Once you've built your HTML pages, you might need them to do something a little more interactive on the client-side (that is, in the visitor's web browser). How can you do that? Javascript is the answer.

How Does Javascript Work?

To add Javascript to your HTML, you simply insert it between tags (or refer to the .js file that contains it, also using script tags). Overall, Javascript is quite a C-like language, but manages to be relatively simple in spite of it.

The Javascript you write should have functions that are tied to events on the page, meaning that when the visitor does something with your page, the Javascript executes.

Here are some events that you can use to trigger Javascript functions:

onload. Runs the code when the page loads.

onclick. Runs when the mouse is clicked. You can also use ondblclick for a double-click.

onmouseover. Runs when the mouse pointer is over a certain part of the page.

onkeypress. Runs when you press a specific key on the keyboard.

onchange. Runs when the contents of part of a form changes.

onblur. Runs when you press the tab key to switch between part of a form.

onsubmit. Runs when the form's submit button is pressed.

What are these events useful for? All sorts of things. The onmouseover function, for example, can be used to rewrite parts of the page's code when the user hovers over something useful for providing pop-up help ‘tooltips'. Onkeypress lets you give the user keyboard shortcuts to do things on your web page. Onblur and onsubmit can be used very effectively to spot errors in a user's form input, and let the user know how to correct them before they're ever even sent back to the server.

Once you know which event you want to tie some Javascript to, you have to say so in your code. You can do this in one of two ways. The first way is to directly attach it to the HTML element in question, like this:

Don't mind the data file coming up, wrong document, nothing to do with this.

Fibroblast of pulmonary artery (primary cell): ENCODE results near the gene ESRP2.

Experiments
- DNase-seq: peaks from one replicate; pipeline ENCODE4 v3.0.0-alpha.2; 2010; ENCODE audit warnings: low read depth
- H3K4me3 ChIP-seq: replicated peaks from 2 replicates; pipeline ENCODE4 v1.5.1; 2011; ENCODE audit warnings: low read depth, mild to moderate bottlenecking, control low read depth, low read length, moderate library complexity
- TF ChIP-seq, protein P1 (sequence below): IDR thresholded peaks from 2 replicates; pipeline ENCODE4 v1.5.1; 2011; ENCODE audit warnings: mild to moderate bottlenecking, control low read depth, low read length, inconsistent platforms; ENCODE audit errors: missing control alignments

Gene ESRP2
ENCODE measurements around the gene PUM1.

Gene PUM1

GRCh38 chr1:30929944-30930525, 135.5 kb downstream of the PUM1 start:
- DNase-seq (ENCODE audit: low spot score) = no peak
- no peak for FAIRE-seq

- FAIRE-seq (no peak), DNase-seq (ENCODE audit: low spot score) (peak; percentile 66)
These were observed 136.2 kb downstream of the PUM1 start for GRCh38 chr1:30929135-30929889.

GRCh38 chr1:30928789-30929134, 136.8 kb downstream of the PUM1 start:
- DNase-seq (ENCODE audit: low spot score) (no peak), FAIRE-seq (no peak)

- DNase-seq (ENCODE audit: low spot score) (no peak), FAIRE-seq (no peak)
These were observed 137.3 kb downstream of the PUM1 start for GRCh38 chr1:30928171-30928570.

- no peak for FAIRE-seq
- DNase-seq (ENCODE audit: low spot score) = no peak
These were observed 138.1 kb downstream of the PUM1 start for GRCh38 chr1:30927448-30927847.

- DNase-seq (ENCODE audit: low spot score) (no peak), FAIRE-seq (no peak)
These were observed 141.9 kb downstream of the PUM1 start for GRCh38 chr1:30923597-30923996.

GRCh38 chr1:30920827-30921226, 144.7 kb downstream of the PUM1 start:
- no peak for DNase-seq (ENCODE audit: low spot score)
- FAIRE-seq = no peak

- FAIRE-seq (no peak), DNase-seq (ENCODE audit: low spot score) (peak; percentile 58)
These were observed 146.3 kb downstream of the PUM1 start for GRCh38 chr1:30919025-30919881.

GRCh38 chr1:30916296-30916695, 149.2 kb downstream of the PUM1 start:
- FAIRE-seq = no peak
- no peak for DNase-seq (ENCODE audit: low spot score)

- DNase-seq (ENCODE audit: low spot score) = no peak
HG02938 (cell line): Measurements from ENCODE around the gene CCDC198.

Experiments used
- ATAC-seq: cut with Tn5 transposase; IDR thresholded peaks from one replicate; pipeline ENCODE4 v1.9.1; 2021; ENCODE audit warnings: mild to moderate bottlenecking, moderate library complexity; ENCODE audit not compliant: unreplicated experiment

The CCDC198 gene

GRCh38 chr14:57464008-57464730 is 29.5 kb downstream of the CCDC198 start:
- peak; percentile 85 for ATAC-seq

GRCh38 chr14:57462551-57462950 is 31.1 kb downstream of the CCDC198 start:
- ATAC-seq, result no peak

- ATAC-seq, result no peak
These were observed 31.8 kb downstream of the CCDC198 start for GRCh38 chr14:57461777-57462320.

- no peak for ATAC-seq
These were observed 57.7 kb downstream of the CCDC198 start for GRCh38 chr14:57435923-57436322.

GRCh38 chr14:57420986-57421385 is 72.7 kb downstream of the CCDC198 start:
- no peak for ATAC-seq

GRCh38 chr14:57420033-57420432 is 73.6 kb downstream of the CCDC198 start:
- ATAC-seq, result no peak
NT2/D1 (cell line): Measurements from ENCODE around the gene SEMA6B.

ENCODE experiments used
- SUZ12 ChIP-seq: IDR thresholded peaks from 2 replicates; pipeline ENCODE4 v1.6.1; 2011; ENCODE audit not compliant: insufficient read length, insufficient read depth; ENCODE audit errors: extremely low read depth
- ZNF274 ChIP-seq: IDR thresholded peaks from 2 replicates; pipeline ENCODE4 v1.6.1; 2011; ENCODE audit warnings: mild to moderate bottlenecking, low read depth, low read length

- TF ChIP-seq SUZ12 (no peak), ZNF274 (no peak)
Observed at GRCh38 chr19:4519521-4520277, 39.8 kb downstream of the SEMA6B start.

This works well, but has the disadvantage of polluting your HTML with Javascript function names. The second, better, way, is to do it like this in the Javascript itself:

onload = function() { }

This creates a function directly from an event (in this case, the onload event), without ever touching the HTML itself.

Javascript Commands.

Here's a quick reference to the most useful commands in Javascript.

alert. Pops up a dialog box giving the user a message. Useful, but sometimes considered annoying it might be better to put the message on the page instead.

confirm. Gives the user an alert box, but with buttons for Yes and No. Useful for asking ‘are you sure?'

document.write. Writes things into the current HTML document. Often-used, but not the best way of doing things.

getElementByID. Allows you to get an HTML element (that is, a tag) using its ID and manipulate it. Very useful for changing the text contained within tags, or their background colours, but can be used to do just about anything.

Math.random. Produces a random numb

navigator.userAg. Returns the name of the web browser. Useful to check if a certain browser is being used, although it's often better to check for functions instead of browsers and decide which code to run that way.

parseInt. Looks through some text and gives you only the numbers from it.

window.location. Allows you to change the current URL that the web browser is at, as if the user had clicked a link.

var. Defines variables.

For more on Javascript, take a look at www.javascriptkit.com.

Javascript's Problems.

The biggest problem Javascript has is that it just doesn't work on all browsers: if you thought HTML support was erratic between them, wait until you start using Javascript. This will often put you in the position of having to check whether a function is available on the browser the code is running in (using an if statement), and then running some alternative code as a workaround if it doesn't. In most cases, this isn't as big a problem as it might seem, but it still requires you to have some knowledge of each browser's limits, and do more testing than you would otherwise need to do.

Javascript is also, unfortunately, a pain to test and debug, as most browsers don't give you any sort of reason why your code didn't run if it's wrong, they just ignore it.

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